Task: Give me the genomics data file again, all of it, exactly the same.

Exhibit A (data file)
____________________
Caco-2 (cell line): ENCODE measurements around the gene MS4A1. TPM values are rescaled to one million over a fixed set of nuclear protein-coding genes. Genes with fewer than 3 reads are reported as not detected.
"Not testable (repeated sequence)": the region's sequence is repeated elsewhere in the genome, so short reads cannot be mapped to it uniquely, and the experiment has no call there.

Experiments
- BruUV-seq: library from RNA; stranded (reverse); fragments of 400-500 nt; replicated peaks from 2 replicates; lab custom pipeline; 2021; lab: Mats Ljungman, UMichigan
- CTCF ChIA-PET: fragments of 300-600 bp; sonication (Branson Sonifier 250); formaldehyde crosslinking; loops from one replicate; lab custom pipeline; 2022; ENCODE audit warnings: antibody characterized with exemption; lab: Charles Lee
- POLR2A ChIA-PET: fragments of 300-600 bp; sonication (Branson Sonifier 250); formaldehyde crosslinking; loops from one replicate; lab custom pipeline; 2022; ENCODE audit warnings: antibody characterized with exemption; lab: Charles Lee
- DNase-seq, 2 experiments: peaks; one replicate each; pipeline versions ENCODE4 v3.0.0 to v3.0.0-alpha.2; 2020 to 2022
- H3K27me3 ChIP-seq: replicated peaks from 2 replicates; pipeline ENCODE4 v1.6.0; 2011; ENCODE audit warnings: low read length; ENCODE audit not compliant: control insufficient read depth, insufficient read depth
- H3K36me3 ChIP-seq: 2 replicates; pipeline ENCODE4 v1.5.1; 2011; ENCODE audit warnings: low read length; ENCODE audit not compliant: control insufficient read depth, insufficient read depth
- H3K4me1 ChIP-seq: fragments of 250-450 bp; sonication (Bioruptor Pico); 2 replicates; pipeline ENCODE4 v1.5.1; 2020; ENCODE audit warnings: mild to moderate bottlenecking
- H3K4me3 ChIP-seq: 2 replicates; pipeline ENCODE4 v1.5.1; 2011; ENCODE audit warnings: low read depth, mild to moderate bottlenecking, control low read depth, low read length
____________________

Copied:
Caco-2 (cell line): ENCODE measurements around the gene MS4A1. TPM values are rescaled to one million over a fixed set of nuclear protein-coding genes. Genes with fewer than 3 reads are reported as not detected.
"Not testable (repeated sequence)": the region's sequence is repeated elsewhere in the genome, so short reads cannot be mapped to it uniquely, and the experiment has no call there.

Experiments
- BruUV-seq: library from RNA; stranded (reverse); fragments of 400-500 nt; replicated peaks from 2 replicates; lab custom pipeline; 2021; lab: Mats Ljungman, UMichigan
- CTCF ChIA-PET: fragments of 300-600 bp; sonication (Branson Sonifier 250); formaldehyde crosslinking; loops from one replicate; lab custom pipeline; 2022; ENCODE audit warnings: antibody characterized with exemption; lab: Charles Lee
- POLR2A ChIA-PET: fragments of 300-600 bp; sonication (Branson Sonifier 250); formaldehyde crosslinking; loops from one replicate; lab custom pipeline; 2022; ENCODE audit warnings: antibody characterized with exemption; lab: Charles Lee
- DNase-seq, 2 experiments: peaks; one replicate each; pipeline versions ENCODE4 v3.0.0 to v3.0.0-alpha.2; 2020 to 2022
- H3K27me3 ChIP-seq: replicated peaks from 2 replicates; pipeline ENCODE4 v1.6.0; 2011; ENCODE audit warnings: low read length; ENCODE audit not compliant: control insufficient read depth, insufficient read depth
- H3K36me3 ChIP-seq: 2 replicates; pipeline ENCODE4 v1.5.1; 2011; ENCODE audit warnings: low read length; ENCODE audit not compliant: control insufficient read depth, insufficient read depth
- H3K4me1 ChIP-seq: fragments of 250-450 bp; sonication (Bioruptor Pico); 2 replicates; pipeline ENCODE4 v1.5.1; 2020; ENCODE audit warnings: mild to moderate bottlenecking
- H3K4me3 ChIP-seq: 2 replicates; pipeline ENCODE4 v1.5.1; 2011; ENCODE audit warnings: low read depth, mild to moderate bottlenecking, control low read depth, low read length